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Measuring the Impact of Living Wage Laws: A Critical Appraisal of David Neumark's How Living Wage Laws Affect Low-Wage Workers and Low-Income Families

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  • Robert Pollin
  • Jeannette Wicks-Lim
  • Mark D. Brenner

Abstract

Drawing on data from the Current Population Survey (CPS), David Neumark (2002) finds that living wage laws have brought substantial wage increases for a high proportion of workers in cities that have passed these laws. He also finds that living wage laws significantly reduce employment opportunities for low-wage workers. We argue, first, that by truncating his sample to concentrate his analysis on low-wage workers, Neumark’s analysis is vulnerable to sample selection bias, and that his results are not robust to alternative specifications that utilize quantile regression to avoid such selection bias. In addition, we argue that Neumark has erroneously utilized the CPS data set to derive these results. We show that, with respect to both wage and employment effects, Neumark’s results are not robust to more accurate alternative classifications as to which workers are covered by living wage laws. We also show that the wage effects that Neumark observes for all U.S. cities with living wage laws can be more accurately explained as resulting from effects on sub-minimum wage workers in Los Angeles alone of a falling unemployment rate and rising minimum wage in that city.

Suggested Citation

  • Robert Pollin & Jeannette Wicks-Lim & Mark D. Brenner, 2002. "Measuring the Impact of Living Wage Laws: A Critical Appraisal of David Neumark's How Living Wage Laws Affect Low-Wage Workers and Low-Income Families," Working Papers wp43, Political Economy Research Institute, University of Massachusetts at Amherst.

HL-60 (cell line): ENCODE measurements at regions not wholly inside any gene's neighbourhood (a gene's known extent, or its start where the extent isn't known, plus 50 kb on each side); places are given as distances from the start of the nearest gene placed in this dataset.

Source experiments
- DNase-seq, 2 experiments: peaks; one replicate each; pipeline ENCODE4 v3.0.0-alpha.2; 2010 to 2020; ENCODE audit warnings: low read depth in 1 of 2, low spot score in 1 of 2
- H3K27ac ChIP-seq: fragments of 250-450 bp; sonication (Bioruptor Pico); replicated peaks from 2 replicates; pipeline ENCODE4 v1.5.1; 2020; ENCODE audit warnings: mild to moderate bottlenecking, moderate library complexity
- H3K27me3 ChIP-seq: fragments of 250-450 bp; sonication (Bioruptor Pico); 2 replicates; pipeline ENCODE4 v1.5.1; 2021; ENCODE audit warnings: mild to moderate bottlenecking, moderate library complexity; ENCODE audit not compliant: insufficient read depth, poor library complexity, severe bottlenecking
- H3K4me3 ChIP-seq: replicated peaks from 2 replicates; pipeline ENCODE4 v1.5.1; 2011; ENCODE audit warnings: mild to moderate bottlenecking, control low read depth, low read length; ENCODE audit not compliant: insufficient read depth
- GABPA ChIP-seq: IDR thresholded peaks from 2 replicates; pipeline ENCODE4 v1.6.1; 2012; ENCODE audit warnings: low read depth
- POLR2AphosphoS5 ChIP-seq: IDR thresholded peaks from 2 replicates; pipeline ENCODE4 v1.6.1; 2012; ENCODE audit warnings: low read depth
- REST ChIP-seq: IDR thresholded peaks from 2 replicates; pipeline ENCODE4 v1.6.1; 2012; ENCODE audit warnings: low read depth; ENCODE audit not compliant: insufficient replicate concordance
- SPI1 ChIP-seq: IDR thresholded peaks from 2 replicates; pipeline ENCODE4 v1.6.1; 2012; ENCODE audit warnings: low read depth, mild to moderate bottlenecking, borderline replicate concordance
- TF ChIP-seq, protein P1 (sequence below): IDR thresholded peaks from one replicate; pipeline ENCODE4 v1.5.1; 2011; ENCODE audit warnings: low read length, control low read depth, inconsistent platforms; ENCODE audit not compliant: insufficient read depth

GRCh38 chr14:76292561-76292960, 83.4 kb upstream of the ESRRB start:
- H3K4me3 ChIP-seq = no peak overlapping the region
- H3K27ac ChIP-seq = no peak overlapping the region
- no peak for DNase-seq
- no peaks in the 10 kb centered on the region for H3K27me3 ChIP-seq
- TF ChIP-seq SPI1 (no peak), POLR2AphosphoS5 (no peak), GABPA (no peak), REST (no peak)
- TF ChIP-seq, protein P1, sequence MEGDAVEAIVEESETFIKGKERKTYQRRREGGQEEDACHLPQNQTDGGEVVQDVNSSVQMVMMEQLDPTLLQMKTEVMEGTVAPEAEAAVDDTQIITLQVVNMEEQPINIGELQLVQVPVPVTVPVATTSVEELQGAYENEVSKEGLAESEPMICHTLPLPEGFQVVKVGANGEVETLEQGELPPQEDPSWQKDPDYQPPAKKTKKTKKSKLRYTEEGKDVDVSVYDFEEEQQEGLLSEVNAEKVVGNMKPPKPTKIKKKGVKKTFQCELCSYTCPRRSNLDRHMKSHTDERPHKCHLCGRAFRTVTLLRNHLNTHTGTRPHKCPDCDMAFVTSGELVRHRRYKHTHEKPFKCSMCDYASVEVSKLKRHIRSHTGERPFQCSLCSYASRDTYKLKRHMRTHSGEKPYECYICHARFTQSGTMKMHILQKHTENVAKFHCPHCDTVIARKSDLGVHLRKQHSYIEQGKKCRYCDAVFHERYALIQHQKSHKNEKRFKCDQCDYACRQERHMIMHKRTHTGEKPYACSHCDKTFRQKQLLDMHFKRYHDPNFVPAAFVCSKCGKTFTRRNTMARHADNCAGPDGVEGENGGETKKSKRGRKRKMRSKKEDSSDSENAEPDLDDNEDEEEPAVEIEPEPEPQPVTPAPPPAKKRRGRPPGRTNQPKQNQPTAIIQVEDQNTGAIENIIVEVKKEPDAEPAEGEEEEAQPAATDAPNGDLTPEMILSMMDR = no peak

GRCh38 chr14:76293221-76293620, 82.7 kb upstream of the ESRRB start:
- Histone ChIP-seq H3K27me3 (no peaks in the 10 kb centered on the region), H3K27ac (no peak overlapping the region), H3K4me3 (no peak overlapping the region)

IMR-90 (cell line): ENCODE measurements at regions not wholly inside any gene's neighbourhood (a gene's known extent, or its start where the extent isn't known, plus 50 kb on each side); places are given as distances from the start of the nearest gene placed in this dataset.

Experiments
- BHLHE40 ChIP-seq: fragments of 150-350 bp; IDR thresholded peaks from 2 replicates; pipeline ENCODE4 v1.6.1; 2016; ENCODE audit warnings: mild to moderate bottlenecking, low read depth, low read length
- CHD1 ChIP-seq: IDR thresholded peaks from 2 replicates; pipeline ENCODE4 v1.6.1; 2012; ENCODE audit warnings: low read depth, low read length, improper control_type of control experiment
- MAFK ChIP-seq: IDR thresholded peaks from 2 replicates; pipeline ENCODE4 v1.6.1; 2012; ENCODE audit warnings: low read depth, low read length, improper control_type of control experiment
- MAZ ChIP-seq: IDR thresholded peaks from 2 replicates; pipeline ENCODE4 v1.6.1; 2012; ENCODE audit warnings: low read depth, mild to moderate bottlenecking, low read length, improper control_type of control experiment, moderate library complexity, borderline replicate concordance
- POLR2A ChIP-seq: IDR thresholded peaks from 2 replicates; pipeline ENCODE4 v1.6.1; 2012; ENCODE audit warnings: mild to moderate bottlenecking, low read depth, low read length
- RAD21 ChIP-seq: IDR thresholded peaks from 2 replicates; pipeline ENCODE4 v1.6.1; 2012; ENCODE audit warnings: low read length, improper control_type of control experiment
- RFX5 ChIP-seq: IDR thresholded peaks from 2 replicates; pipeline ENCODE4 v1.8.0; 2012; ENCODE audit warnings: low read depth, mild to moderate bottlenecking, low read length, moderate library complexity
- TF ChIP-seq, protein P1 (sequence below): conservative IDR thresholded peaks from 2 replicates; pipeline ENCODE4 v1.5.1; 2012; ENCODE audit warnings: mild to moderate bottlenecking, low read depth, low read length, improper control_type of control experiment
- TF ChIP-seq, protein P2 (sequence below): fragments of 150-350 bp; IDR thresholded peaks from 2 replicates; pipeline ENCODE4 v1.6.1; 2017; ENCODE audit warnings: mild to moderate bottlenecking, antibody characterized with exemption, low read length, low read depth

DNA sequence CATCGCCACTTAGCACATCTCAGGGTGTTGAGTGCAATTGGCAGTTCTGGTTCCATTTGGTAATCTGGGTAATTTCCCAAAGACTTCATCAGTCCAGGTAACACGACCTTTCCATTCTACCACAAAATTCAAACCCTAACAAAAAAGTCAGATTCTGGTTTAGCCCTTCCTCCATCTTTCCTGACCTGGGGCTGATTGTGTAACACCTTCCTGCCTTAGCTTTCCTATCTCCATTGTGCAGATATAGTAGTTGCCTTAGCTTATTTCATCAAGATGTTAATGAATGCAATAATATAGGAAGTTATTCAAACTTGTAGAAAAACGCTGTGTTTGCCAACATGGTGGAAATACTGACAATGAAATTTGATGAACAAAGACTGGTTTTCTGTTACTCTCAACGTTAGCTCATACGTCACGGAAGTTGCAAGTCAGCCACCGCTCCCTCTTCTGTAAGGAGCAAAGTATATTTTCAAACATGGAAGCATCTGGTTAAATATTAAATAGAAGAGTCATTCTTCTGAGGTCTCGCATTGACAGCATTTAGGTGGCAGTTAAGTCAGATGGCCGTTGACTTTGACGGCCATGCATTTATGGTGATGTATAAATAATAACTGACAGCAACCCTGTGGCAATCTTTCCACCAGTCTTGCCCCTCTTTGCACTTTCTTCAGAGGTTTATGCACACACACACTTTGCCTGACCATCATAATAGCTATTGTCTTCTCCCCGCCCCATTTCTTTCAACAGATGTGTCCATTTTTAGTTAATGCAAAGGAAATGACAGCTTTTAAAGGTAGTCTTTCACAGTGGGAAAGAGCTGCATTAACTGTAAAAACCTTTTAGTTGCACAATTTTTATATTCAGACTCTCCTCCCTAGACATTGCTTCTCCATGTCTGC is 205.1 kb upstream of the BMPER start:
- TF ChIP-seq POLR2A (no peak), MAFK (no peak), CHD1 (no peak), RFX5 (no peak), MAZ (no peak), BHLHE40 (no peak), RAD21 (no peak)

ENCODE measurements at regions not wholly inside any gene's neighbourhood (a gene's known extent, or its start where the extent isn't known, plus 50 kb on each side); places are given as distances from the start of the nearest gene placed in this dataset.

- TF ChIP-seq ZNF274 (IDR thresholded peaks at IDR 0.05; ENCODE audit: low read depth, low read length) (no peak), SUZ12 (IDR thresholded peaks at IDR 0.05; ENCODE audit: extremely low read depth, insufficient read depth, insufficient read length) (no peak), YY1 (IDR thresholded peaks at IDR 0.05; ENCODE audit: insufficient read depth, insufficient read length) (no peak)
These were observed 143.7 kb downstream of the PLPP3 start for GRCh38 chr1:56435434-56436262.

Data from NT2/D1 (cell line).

• Handle: RePEc:uma:periwp:wp43
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    References listed on IDEAS

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    1. Lawrence Katz & Alan Krueger, 1992. "The Effect of the Minimum Wage on the Fast Food Industry," Working Papers 678, Princeton University, Department of Economics, Industrial Relations Section..
    2. Lawrence F. Katz & Alan B. Krueger, 1992. "The Effect of the Minimum Wage on the Fast-Food Industry," ILR Review, Cornell University, ILR School, vol. 46(1), pages 6-21, October.
    3. Killingsworth, Mark R. & Heckman, James J., 1987. "Female labor supply: A survey," Handbook of Labor Economics,in: O. Ashenfelter & R. Layard (ed.), Handbook of Labor Economics, edition 1, volume 1, chapter 2, pages 103-204 Elsevier.
    4. Nada Eissa & Jeffrey B. Liebman, 1996. "Labor Supply Response to the Earned Income Tax Credit," The Quarterly Journal of Economics, Oxford University Press, vol. 111(2), pages 605-637.
    5. Koenker,Roger, 2005. "Quantile Regression," Cambridge Books, Cambridge University Press, number 9780521845731, April.
    6. Robert Pollin & Mark Brenner, 2000. "Economic Analysis of Santa Monica Living Wage Proposal," Research Reports rr2, Political Economy Research Institute, University of Massachusetts at Amherst.
    7. repec:fth:prinin:298 is not listed on IDEAS
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    Cited by:

    1. Holzer, Harry J., 2008. "Living Wage Laws: How Much Do (Can) They Matter?," IZA Discussion Papers 3781, Institute for the Study of Labor (IZA).
    2. Reich, Michael & Hall, Peter & Jacobs, Ken, 2003. "Living Wage Policies at San Francisco Airport:: Impacts on Workers and Businesses," Institute for Research on Labor and Employment, Working Paper Series qt8km9s5m7, Institute of Industrial Relations, UC Berkeley.
    3. Robert Pollin, 2003. "Testimony on Proposed Santa Fe, New Mexico Living Wage Ordinance," Research Reports rr6, Political Economy Research Institute, University of Massachusetts at Amherst.
    4. Oren M. Levin-Waldman, 2004. "Exploring the Demographic Factors Affecting Passage of Living Wage Ordinances," Working Papers wp88, Political Economy Research Institute, University of Massachusetts at Amherst.

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